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Robert Blake and Wm. Roger Louis

Print publication date: 1996

Print ISBN-13: 9780198206262

Published to Oxford Scholarship Online: October 2011

DOI: 10.1093/acprof:oso/9780198206262.001.0001

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Churchill and the Pitfalls of Family Piety

Churchill and the Pitfalls of Family Piety

Chapter:
(p.9) 1 Churchill and the Pitfalls of Family Piety
Source:
Churchill
Author(s):

David Cannadine

Publisher:
Oxford University Press
DOI:10.1093/acprof:oso/9780198206262.003.0002

Winston Churchill was in many ways a quintessential patrician. Throughout his life, he regarded the Duke of Marlborough as the head of his family, and as the bearer of the greatest name in the land. And it was in Bladon churchyard, within sight of his ancestral palace, that he was buried, beside his father, Lord Randolph Churchill, and Jennie, his mother. At the outset of his career, Churchill certainly benefited from the patronage and support of his ducal relatives and noble connections. But in the much longer perspective of his ninety-year lifetime, the balance tilted markedly the other way. Despite his own reverential feelings towards them, too many of Churchill's ancestors and relatives were tainted by unstable temperament, unsound judgement, financial profligacy, and rhetorical (and also alcoholic) excess. And these were also the very defects of character that censorious contemporaries detected in Churchill himself. In explaining his ‘failure’ in the years before 1940, the political consequences of this genealogically precarious reputation should not be ignored.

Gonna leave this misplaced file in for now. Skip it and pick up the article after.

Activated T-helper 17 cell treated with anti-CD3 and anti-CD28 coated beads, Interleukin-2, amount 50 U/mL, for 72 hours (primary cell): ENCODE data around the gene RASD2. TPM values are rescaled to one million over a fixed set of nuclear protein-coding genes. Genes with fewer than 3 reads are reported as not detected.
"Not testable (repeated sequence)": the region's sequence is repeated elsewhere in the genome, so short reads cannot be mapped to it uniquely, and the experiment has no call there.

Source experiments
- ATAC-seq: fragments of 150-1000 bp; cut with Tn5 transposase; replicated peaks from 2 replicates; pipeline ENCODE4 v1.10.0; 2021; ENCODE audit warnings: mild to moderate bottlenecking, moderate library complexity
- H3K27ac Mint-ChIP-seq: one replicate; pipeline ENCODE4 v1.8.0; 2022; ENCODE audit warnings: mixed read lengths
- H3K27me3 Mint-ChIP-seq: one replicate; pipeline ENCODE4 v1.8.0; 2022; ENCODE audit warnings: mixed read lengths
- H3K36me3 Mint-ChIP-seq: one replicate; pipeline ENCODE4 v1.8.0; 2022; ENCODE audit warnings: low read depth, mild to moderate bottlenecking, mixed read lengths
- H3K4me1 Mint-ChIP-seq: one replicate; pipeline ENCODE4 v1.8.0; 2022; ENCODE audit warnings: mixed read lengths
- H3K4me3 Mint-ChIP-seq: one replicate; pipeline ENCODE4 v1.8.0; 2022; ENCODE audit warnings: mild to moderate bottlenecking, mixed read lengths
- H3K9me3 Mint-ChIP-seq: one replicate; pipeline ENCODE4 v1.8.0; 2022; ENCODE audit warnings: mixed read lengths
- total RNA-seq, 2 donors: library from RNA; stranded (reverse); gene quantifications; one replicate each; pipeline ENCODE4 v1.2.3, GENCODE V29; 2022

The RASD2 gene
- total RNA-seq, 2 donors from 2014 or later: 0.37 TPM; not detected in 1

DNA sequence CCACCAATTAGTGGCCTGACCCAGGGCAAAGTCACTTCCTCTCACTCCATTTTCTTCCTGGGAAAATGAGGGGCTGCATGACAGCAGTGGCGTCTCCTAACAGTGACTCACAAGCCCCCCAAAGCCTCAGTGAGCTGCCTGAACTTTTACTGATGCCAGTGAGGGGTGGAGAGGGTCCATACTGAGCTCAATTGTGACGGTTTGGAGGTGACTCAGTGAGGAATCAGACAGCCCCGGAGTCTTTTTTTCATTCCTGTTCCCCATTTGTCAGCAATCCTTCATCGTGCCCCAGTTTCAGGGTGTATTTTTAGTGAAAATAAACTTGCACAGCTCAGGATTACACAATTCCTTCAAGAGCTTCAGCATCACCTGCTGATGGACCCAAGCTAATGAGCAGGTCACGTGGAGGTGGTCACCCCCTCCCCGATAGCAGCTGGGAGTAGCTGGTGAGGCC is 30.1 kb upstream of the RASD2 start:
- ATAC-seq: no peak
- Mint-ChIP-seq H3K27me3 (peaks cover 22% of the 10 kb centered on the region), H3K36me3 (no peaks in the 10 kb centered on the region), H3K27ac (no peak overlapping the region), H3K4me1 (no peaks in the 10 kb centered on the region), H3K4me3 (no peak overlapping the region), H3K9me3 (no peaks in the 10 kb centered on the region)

Keywords:   Winston Churchill, family, Duke of Marlborough, Lord Randolph Churchill, reputation, relatives, Bladon

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